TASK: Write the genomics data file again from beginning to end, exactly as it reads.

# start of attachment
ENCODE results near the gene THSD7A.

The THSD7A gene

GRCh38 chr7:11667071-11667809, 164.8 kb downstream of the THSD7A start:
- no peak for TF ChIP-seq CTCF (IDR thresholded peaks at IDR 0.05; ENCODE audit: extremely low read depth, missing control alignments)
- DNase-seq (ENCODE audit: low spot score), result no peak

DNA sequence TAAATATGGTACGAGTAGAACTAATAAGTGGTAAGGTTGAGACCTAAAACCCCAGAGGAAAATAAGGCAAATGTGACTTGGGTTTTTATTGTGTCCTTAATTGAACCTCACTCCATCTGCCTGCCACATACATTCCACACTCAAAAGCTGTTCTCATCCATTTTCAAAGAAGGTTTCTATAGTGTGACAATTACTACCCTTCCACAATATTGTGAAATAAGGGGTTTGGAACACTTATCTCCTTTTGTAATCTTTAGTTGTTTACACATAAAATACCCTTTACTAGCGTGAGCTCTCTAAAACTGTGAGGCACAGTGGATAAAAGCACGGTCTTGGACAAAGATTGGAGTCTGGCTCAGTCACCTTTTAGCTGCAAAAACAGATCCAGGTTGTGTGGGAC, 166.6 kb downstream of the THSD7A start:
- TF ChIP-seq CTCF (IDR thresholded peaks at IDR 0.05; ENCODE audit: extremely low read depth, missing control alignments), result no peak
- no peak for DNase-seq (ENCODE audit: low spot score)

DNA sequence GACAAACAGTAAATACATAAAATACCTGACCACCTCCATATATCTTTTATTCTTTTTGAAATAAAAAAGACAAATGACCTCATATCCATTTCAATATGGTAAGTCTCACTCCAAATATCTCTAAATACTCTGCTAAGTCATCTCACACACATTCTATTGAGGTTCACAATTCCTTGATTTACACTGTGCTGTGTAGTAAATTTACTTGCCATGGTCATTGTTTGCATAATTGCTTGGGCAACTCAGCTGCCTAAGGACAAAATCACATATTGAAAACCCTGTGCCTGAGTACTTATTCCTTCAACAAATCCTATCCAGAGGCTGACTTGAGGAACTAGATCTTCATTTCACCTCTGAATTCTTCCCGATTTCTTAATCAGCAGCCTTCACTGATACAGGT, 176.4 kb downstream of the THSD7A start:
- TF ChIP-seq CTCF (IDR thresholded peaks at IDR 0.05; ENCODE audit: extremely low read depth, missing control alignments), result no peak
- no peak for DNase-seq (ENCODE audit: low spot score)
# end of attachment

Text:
ENCODE results near the gene THSD7A.

The THSD7A gene

GRCh38 chr7:11667071-11667809, 164.8 kb downstream of the THSD7A start:
- no peak for TF ChIP-seq CTCF (IDR thresholded peaks at IDR 0.05; ENCODE audit: extremely low read depth, missing control alignments)
- DNase-seq (ENCODE audit: low spot score), result no peak

DNA sequence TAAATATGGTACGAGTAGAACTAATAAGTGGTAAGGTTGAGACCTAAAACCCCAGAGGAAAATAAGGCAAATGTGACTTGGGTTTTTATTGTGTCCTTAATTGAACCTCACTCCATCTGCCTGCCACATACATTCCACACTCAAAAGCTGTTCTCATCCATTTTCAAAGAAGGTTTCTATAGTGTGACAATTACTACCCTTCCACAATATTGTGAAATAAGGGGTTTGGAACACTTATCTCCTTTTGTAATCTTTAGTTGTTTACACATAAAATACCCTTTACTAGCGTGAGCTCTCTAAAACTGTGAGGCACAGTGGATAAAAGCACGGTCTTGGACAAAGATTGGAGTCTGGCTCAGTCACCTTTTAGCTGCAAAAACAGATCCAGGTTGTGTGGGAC, 166.6 kb downstream of the THSD7A start:
- TF ChIP-seq CTCF (IDR thresholded peaks at IDR 0.05; ENCODE audit: extremely low read depth, missing control alignments), result no peak
- no peak for DNase-seq (ENCODE audit: low spot score)

DNA sequence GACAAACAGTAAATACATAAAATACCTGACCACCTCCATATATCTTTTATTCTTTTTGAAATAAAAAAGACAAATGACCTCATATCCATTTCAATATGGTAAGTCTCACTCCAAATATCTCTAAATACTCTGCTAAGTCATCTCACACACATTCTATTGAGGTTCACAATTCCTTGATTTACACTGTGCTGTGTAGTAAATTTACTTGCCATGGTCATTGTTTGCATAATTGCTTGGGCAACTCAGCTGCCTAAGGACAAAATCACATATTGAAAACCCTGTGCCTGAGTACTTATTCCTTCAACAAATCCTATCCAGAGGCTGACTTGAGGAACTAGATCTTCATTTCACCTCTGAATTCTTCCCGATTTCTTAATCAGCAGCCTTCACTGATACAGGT, 176.4 kb downstream of the THSD7A start:
- TF ChIP-seq CTCF (IDR thresholded peaks at IDR 0.05; ENCODE audit: extremely low read depth, missing control alignments), result no peak
- no peak for DNase-seq (ENCODE audit: low spot score)